Category Archives: Conflict

Michel statement on Libya

“I would like to thank Chancellor Merkel, and the organisers of today’s conference, for your tireless work at this critical moment in the Libyan crisis” reads the statement of the EU Council president Charles Michel, issued after the Berlin Conferenece on Libya, which took place on Sunday, January 19.

https://twitter.com/eucopresident/status/1218904848898449409?s=21

It is encouraging to see the most influential regional and international partners come together in support of the UN-led efforts to find a political solution to the Libyan crisis.

As the EU has consistently stated, the only sustainable solution is through UN mediation efforts that put the needs of all Libyan people to the forefront.

I wish to reaffirm today the commitment of the European Union to the immediate cessation of hostilities in Libya in the interest of stability in its immediate neighborhood. We support the unity, sovereignty and territorial integrity of Libya, and this in the interest of regional stability and prosperity – this is vital for Europe.

We have supported German-led mediation efforts launched last year in support of the UN peace process. I would like to pay special tribute to UN Special Representative Salame, who, under the authority of Secretary General Guterres, has made every effort to bring the parties to the negotiations table in order to find a political solution to the conflict.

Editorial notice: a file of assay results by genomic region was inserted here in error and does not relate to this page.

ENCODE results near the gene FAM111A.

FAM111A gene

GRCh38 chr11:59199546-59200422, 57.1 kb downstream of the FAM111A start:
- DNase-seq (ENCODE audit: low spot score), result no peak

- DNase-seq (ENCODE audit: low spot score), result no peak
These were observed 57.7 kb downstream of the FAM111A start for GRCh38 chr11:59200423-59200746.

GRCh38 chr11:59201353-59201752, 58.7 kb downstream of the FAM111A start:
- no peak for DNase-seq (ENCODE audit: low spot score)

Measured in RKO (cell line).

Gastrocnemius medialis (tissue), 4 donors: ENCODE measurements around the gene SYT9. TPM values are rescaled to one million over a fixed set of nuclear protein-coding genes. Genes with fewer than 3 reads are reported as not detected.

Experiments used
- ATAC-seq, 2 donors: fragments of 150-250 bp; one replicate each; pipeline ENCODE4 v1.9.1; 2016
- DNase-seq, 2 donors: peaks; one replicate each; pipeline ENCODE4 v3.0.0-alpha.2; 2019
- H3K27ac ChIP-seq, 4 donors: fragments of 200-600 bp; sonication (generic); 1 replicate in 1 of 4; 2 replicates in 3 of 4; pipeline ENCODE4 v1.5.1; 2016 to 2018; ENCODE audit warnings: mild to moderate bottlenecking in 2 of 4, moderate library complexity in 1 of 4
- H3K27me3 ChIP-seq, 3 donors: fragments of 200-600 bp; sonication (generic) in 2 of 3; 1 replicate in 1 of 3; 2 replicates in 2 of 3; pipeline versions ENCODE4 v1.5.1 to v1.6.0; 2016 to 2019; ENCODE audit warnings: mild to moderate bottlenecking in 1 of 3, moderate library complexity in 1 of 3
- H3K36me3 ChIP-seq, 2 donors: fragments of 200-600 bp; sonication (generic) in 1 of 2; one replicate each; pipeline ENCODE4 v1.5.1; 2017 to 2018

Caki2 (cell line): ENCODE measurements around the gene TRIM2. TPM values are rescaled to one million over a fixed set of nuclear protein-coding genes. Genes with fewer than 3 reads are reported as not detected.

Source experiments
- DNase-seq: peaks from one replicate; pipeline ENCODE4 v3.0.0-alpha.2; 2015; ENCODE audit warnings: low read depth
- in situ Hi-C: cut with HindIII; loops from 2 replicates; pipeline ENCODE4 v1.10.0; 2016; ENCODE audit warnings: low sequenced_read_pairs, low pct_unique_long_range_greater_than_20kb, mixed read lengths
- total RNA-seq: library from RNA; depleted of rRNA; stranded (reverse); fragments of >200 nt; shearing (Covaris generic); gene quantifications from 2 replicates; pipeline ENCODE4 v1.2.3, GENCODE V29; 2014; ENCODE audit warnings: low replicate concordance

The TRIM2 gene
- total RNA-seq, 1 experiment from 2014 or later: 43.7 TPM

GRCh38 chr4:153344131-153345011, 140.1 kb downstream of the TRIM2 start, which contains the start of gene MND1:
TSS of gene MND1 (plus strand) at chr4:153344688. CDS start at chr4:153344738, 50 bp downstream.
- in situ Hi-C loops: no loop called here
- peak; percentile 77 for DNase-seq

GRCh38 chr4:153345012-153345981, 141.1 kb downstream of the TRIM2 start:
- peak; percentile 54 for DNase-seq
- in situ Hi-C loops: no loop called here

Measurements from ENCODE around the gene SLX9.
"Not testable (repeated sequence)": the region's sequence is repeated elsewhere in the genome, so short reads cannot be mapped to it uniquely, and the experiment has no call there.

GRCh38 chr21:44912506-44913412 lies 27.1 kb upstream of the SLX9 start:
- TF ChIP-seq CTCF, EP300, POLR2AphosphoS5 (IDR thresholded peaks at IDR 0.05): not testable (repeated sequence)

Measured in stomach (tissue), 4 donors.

We would like to encourage cooperation with the African Union and the League of Arab States.

In recent weeks, High Representative Borrell and I have worked to support the conclusion of a ceasefire and for the relaunch of the peace process.

We are committed to play an important role in the follow-up to the Berlin Conference. We represent Libya’s main economic partner and primary investor. Libyan youths look to Europe when they study abroad. Libya’s long term prosperity depends on these economic and cultural ties.

That is why the EU is gearing up to implement the outcome of the Berlin Conference. We are ready to mobilise our means where they are most needed.

In the short term, our contribution to the follow-up to this Conference, we are reflecting on how best to contribute to the monitoring of the ceasefire and the respect of the arms embargo. On the arms embargo, the EU was the only regional organisation to enforce it after 2016. We intend to continue that effort, working with our partners around this table, to cover all the corridors where the embargo is being violated.

In the longer term, as conditions allow, we hope to make progress in other areas of the proposed Conclusions:

political – to support a future national conference, the organisation of elections, and possible work on the constitution;
economic – actions focused on capacity building in national institutions, such as the National Oil Company, Central Bank and Libyan Investment Authority;
security sector reform (through our Common Security and Defence Policy instruments, including the existing civilian mission EUBAM);
and human rights – the EU wishes to bring its expertise.
The EU is ready to host a Senior Officials Meeting of the International Follow-up Committee tasked with implementing the Conference Conclusions. And we are ready to play an active role in the technical working groups created by this process.

Now it is time for all members of the international community to work together to consolidate the ceasefire and respect the UN arms embargo and also preserve the unity of Libya’s financial institutions on which the unity of the country itself depends.

In the past, we have shown unity on a number of these objectives. For example, thwarting illegal attempts to purchase oil outside the official circuit. In other areas, we should have done better, in particular, on the arms embargo, as highlighted by the UN in its reports.